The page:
Live: Skylar Grey Peeks Out From Behind The Curtain


by Steven J. Horowitz

Skylar Grey
Tuesday, December 6

Better than: Remembering how much you listened to Evanescence back in the day.

Skylar Grey has hustled the last couple of years, writing hits for everyone but herself along the way. The 25-year-old helped pen 2010’s “Love the Way You Lie,” turning the enigmatic songbird into a hot hip-hop commodity; she went on to notch vocal and songwriting credits on Diddy-Dirty Money’s “Coming Home,” Lupe Fiasco’s “Words I Never Said” and Dr. Dre’s Eminem-assisted “I Need a Doctor.” Her cantaloupe coo was swoon-worthy yet elusive, reducing even the hardest of top-40 audiophiles to burbling sing-a-longers.

For Skylar, not showing face has been her biggest asset. Releasing mug-shrouding promotional pics and launching a bare-bones website only thickened the mystery surrounding her. But click-savvy surfers shredded her intended secrecy—although her vocal resemblance to the chick singing on Fort Minor’s 2006 track “Where’d You Go” made it a bit easier to do so.

In the mid-naughts Skylar Grey was Holly Brook, a singer who supplied the Linkin Park offshoot with a radio-ready hook and then found her 2006 debut Like Blood Like Honey collecting dust on her label’s shelf. Instead of boo-hooing, Brook dyed her red mane black, shipped off to the Oregon woods and began penning tracks that eventually found their way to the British music producer Alex Da Kid, who molded them into Billboard gold and platinum.

When it came time for Grey to come out from behind the curtain and get lead credits on some pop hits, she seemed ready; she had helped shepherd some bona fide hits, and the support of both Interscope Records and Alex’s KIDinaKORNER imprint. But the stilted summer single “Dance Without You” underperformed, and it was back to the lab to work magic for her 2012 debut Invinsible.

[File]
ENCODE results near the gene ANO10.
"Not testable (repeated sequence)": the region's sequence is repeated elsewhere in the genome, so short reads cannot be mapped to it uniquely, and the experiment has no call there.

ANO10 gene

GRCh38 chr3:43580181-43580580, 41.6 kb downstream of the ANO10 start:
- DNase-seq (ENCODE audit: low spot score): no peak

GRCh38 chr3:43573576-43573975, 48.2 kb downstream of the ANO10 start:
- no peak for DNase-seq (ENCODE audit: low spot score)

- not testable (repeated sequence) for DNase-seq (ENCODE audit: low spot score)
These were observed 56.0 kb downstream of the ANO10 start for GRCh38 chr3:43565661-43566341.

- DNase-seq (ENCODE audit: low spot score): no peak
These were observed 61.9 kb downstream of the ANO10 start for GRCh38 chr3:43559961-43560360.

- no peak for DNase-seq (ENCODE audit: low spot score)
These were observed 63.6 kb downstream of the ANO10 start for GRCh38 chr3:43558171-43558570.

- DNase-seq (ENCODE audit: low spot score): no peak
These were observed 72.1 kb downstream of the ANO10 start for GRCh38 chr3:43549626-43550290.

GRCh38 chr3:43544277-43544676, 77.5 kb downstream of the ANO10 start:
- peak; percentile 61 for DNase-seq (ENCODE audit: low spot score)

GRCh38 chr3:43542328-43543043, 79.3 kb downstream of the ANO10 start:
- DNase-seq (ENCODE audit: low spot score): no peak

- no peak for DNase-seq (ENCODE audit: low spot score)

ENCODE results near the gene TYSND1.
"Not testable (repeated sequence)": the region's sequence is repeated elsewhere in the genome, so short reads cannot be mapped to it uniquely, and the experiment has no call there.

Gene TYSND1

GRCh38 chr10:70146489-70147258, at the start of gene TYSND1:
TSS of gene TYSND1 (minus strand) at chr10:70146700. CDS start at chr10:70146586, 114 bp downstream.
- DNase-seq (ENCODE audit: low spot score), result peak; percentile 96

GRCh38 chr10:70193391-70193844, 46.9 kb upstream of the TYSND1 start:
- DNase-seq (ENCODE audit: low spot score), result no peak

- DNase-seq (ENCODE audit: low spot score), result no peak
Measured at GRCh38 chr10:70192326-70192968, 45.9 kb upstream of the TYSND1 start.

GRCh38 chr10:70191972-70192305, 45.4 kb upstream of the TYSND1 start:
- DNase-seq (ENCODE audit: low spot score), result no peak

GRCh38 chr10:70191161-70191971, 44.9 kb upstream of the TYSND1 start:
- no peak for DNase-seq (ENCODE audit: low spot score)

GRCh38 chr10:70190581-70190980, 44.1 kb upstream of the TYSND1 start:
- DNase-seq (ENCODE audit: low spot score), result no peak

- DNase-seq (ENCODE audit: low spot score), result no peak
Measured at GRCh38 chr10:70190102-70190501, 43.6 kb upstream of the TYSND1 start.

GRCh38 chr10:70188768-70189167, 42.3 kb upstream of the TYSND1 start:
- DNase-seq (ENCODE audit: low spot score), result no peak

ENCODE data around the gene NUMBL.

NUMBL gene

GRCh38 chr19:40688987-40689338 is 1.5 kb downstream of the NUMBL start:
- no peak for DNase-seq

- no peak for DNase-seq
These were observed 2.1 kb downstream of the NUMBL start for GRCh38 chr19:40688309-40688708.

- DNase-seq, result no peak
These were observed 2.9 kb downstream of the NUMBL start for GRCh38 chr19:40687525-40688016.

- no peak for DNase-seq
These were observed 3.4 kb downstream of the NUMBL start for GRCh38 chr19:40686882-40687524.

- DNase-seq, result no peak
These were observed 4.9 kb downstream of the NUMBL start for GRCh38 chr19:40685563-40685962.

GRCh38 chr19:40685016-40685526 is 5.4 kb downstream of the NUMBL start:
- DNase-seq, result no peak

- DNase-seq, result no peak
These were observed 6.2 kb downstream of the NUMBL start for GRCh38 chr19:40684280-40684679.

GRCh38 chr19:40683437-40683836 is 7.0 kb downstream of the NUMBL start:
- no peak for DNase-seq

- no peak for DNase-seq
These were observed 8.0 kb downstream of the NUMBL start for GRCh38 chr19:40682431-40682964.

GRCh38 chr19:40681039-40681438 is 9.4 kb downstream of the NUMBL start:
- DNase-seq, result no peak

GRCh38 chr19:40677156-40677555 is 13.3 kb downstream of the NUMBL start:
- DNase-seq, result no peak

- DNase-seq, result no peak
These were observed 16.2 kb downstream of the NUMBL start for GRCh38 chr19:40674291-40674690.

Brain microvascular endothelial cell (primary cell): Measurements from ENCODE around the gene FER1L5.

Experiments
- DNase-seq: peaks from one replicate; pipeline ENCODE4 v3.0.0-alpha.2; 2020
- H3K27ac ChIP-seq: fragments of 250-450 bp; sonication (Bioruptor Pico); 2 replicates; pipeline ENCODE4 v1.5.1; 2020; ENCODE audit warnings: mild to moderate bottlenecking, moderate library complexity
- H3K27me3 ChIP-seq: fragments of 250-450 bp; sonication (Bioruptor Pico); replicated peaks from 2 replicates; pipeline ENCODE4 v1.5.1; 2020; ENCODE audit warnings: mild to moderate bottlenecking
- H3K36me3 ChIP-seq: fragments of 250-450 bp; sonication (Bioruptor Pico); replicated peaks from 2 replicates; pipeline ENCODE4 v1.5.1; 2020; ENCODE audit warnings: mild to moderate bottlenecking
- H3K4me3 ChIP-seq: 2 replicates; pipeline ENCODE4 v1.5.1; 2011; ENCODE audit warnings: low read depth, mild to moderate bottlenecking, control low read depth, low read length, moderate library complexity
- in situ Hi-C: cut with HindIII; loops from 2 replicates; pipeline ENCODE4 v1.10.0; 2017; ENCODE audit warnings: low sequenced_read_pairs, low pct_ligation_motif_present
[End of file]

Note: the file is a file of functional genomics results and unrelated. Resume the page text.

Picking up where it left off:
Earlier Tuesday night, Grey had opened for 30 Seconds to Mars’ Madison Square Garden blowout. When she arrived onstage at Dominion her unwashed hair cuddled her porcelain face, which was emotionless—especially when compared to her best hooks’ aching moans. Icy, anthemic drums powered the opening number “Beautiful Nightmare,” during which she gazed to the back of the venue with convincingly dead eyes. Drifting out of and into the spotlight, she tried to maintain her façade—not exactly what you’d expect from a go-getter who buzzed herself onto the radar, but instead from someone gradually coming to terms with the expectations attached to her rise.

The jaunty, Evanescence-recalling bop of new cuts like “Weirdo” and the Marilyn Manson-aided “Can’t Haunt Me (Zombie)” was sharp, and they could throw Gagas of the world for a loop next year. Throughout the brief set, Grey kept stage banter to a minimum, although at one point she did murmur “Don’t mind if I do” while stripping off her tight leather jacket.

Instead, the music talked. Her medley of hits slung for others rallied the crowd, which chimed in, while an endearing cover of Radiohead’s “Idioteque” teased at least a break from her focus. But the distance between her and the audience remained intact. As she sang her closing number “Invisible,” she at first wallowed at the back of the stage, then gradually edged closer to the spotlight. She got there, but it took some time.

Critical bias: I interviewed Skylar as Skylar earlier this summer, and may or may not have told her she should consider a career in hip-hop.

Overheard: “Wow, she sounds nothing like she looks on her website.”

Random notebook dump: Yeesh, she needs a shower. Maybe some conditioner, too.

Set list:
Beautiful Nightmare
Dance Without You
Coming Home/I Need a Doctor/Love the Way You Lie
Can’t Haunt Me (Zombie) featuring Marilyn Manson